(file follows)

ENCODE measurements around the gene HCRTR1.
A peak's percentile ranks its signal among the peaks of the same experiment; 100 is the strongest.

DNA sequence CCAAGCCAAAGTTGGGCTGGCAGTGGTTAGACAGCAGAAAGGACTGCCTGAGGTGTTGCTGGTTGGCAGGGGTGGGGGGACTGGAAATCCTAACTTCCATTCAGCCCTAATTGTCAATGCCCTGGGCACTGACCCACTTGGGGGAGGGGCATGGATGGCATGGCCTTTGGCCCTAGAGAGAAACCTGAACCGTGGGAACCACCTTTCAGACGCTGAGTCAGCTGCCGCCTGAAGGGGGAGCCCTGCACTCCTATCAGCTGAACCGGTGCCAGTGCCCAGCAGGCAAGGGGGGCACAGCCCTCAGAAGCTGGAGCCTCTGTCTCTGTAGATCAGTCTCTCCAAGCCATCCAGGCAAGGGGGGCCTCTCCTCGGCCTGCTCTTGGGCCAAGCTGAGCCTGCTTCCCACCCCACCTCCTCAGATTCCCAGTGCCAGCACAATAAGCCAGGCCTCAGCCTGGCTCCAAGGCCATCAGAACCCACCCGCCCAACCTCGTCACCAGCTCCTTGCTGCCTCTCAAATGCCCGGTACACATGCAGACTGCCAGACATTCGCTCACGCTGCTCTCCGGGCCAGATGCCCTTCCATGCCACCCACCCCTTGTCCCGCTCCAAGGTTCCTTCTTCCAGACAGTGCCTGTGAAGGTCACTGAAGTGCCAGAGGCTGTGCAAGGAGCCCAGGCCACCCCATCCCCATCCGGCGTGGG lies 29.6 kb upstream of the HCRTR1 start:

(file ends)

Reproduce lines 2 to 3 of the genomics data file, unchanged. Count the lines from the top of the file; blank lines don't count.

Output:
A peak's percentile ranks its signal among the peaks of the same experiment; 100 is the strongest.

DNA sequence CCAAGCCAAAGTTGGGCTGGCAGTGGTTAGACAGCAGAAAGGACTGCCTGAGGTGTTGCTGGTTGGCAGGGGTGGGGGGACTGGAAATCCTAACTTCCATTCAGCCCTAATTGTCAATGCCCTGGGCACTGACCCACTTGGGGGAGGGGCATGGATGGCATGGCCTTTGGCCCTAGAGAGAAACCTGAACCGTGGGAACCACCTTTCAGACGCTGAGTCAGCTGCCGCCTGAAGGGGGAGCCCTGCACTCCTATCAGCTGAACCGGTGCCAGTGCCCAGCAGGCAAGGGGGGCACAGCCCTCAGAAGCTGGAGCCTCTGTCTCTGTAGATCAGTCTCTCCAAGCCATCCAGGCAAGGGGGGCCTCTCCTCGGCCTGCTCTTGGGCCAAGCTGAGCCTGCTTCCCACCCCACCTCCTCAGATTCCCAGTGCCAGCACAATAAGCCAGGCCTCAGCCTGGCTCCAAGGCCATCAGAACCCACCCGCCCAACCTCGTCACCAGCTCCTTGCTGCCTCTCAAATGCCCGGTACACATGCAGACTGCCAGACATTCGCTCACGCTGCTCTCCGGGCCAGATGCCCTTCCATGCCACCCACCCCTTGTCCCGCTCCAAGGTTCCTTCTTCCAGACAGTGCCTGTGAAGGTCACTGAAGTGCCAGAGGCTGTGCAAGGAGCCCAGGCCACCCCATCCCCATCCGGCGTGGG lies 29.6 kb upstream of the HCRTR1 start: